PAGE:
This morning Senators discussed student loans in two simultaneous committee hearings.
The Senate Budget Committee, which is chaired by Washington State’s Senator Patty Murray, held a full committee hearing titled, “Impact of Student Loan Debt on Borrowers and the Economy.” Key witnesses in the hearing included representatives from the Consumer Financial Protection Bureau, the Student Virginia Education Association, and the Contemporary History Institute at Ohio University. A video of the hearing and written testimony can be found here.
Over in the Senate Banking, Housing and Urban Affairs Committee, the Subcommittee on Financial Institutions and Consumer Protection held a hearing titled, “Student Loan Servicing: The Borrower’s Experience.” Scheduled witnesses included representatives from the Student Veterans of America, the American Federation of Teachers, the Heritage Foundation, and the Denison University director of financial aid. A webcast of the hearing along with written testimony can be viewed on the Committee’s website here.
Today, the Department of Education (ED) announced a timeframe for rolling out the Administration’s proposed College Ratings system. In a post by Deputy Under Secretary Jamienne Studley entitled, “Making it Easier to Pick and Pay for College through Ratings“, the Administration announced that the college ratings system will be ready this Fall and a final version will be ready before the 2015-16 school year.
You can read the post here.
Today, Congressman Rick Larsen (D-WA) introduced the Bereaved Student Borrowers Act. The bill is designed to protect grieving students and students facing family hardship from auto-defaulting on their private student loans and to get better access to information about cosigner release requirements. The bill also prohibits lenders from reporting an auto-default as a result of cosigner death or bankruptcy to credit reporting companies and stops these companies from including this information on their reports.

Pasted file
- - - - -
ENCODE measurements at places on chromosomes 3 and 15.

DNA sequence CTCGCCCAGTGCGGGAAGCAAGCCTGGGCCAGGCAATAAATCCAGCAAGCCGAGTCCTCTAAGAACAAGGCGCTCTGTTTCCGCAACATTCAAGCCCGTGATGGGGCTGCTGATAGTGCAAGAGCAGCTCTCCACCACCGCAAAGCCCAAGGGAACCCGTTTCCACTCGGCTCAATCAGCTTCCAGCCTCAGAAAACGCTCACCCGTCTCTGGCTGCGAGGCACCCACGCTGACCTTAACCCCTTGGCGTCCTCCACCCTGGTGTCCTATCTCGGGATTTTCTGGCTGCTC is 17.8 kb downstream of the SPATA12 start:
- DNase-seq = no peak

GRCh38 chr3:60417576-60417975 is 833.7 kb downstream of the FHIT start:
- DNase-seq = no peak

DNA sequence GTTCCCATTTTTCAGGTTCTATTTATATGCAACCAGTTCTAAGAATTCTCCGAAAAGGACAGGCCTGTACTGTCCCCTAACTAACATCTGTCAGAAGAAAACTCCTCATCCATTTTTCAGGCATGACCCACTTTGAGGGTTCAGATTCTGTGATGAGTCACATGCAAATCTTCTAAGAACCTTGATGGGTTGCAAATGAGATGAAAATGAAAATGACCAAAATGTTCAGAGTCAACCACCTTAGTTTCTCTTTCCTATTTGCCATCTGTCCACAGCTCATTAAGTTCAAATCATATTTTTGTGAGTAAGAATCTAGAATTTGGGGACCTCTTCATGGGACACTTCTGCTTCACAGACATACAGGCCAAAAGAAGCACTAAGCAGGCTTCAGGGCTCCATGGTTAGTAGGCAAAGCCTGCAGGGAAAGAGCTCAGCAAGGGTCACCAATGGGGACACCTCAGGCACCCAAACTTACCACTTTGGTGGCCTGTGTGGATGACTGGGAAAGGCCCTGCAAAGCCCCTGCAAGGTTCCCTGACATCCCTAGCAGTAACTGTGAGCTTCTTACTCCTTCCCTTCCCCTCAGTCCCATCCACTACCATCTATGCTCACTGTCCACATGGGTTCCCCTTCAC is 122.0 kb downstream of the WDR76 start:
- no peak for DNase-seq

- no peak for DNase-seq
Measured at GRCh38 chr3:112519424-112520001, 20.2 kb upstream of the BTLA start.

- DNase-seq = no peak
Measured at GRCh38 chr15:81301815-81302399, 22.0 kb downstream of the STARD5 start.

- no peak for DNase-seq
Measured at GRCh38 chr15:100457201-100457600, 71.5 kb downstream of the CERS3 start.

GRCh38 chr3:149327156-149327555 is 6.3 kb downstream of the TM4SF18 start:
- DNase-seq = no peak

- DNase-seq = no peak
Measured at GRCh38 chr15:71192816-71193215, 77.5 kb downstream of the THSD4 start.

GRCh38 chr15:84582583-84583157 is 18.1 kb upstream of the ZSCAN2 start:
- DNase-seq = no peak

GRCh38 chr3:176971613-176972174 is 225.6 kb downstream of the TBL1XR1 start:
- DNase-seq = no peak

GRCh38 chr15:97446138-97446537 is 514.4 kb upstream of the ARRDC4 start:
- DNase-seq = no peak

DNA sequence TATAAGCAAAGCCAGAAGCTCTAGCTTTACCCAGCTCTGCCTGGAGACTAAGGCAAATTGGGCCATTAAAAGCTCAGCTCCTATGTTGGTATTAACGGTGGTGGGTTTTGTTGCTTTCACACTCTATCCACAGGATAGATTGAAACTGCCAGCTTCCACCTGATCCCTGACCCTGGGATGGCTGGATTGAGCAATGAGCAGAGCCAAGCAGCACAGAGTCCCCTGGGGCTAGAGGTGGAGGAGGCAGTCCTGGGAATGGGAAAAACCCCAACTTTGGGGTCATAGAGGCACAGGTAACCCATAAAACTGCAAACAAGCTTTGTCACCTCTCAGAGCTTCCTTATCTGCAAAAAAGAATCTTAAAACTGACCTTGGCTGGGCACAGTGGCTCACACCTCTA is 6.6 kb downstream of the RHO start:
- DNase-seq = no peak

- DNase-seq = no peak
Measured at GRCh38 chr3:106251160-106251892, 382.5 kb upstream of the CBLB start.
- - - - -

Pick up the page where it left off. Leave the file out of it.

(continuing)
This issue was brought to light by the Consumer Financial Protection Bureau, which identified significant issues facing private student loan borrowers in a recent quarterly report. As of 2011, approximately 90 percent of private student loans had cosigners, and many of these loan contracts contain clauses allowing the loan to be accelerated into default upon death or bankruptcy of a cosigner, often a parent or grandparent, even when students are making loan payments on time.
The bill has eight original cosponsors, including Reps. Eleanor Holmes Norton (D-DC), Niki Tsongas (D-MA), Suzan DelBene (D-WA), Pedro Pierluisi, Denny Heck (D-WA), André Carson (D-IN), William Enyart (D-IL), Peter Welch (D-VT), and James Moran (D-VA).
A fact sheet on the bill can be found here.
House Budget Chairman Paul Ryan unveiled the House FY15 Budget today. The measure proposes to cut $5.1 trillion over a decade in a bid to erase the federal deficit, while calling once again for dramatic changes to Medicare, Medicaid, and the tax code.